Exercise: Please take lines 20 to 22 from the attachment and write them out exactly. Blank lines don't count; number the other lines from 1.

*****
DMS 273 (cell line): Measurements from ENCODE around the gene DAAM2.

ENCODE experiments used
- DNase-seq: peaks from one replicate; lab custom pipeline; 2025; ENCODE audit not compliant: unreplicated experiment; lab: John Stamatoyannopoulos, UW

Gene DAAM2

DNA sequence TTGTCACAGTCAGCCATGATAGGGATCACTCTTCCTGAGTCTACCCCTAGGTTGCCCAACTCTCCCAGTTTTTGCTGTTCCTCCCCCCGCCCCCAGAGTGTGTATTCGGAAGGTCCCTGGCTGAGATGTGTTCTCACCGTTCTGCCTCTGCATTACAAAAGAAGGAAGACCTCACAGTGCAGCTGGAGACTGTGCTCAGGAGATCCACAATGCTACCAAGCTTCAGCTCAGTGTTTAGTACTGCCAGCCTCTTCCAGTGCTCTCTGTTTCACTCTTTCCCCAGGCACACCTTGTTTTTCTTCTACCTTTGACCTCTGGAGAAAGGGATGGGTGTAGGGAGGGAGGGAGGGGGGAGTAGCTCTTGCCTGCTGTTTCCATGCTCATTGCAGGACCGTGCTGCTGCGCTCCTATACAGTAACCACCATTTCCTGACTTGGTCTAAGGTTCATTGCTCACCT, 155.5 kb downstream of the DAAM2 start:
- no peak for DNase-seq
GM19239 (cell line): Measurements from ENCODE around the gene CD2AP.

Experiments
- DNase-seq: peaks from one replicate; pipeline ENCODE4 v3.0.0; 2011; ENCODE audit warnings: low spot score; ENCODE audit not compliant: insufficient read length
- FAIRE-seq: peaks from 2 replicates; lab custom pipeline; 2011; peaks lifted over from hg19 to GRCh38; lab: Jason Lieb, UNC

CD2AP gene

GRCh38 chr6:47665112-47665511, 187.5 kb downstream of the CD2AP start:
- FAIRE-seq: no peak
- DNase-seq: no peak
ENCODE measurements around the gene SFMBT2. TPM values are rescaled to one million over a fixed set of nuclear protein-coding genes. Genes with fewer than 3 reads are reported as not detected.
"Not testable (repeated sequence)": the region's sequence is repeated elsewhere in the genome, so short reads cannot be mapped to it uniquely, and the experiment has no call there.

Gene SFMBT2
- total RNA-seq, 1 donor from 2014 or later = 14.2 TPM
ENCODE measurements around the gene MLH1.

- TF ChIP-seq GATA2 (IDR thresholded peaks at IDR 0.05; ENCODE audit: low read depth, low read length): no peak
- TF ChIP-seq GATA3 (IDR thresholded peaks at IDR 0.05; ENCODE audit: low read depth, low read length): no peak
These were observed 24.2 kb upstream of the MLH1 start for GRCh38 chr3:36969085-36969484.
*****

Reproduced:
- TF ChIP-seq GATA2 (IDR thresholded peaks at IDR 0.05; ENCODE audit: low read depth, low read length): no peak
- TF ChIP-seq GATA3 (IDR thresholded peaks at IDR 0.05; ENCODE audit: low read depth, low read length): no peak
These were observed 24.2 kb upstream of the MLH1 start for GRCh38 chr3:36969085-36969484.